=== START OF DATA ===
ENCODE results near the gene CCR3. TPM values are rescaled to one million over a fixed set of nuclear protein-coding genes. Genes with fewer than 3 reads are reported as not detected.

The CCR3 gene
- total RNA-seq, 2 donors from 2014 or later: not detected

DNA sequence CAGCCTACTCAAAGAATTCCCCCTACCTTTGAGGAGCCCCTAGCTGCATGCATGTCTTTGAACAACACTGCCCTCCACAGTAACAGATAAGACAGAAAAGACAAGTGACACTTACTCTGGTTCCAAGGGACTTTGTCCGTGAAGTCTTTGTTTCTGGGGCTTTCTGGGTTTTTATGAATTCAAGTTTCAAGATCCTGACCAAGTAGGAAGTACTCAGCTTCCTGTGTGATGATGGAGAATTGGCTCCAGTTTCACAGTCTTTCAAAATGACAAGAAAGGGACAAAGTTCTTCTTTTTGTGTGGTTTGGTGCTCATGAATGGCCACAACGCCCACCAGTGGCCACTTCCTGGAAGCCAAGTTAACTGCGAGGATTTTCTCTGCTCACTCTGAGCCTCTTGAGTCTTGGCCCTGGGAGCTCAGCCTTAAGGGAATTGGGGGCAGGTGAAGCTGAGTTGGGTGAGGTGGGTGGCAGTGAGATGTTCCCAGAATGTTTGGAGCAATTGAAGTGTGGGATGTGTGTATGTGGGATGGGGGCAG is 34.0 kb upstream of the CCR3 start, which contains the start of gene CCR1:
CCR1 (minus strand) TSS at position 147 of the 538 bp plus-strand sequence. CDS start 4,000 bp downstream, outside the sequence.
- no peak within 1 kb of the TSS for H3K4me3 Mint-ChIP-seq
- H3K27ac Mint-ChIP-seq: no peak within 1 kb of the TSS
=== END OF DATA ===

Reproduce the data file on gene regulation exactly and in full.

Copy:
ENCODE results near the gene CCR3. TPM values are rescaled to one million over a fixed set of nuclear protein-coding genes. Genes with fewer than 3 reads are reported as not detected.

The CCR3 gene
- total RNA-seq, 2 donors from 2014 or later: not detected

DNA sequence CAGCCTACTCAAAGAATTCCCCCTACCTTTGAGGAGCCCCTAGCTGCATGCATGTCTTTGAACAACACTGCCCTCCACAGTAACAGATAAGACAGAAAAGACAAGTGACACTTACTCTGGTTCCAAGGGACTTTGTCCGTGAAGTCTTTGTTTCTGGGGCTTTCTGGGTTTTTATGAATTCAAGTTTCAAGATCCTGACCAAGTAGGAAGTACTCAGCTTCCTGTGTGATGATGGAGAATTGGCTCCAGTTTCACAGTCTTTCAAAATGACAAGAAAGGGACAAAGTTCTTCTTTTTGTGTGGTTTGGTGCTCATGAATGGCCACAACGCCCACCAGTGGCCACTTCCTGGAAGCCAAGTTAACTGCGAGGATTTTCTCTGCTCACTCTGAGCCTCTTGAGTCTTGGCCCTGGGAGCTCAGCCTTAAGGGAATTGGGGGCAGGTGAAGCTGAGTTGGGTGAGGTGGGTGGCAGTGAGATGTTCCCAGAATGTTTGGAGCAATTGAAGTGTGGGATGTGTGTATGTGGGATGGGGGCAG is 34.0 kb upstream of the CCR3 start, which contains the start of gene CCR1:
CCR1 (minus strand) TSS at position 147 of the 538 bp plus-strand sequence. CDS start 4,000 bp downstream, outside the sequence.
- no peak within 1 kb of the TSS for H3K4me3 Mint-ChIP-seq
- H3K27ac Mint-ChIP-seq: no peak within 1 kb of the TSS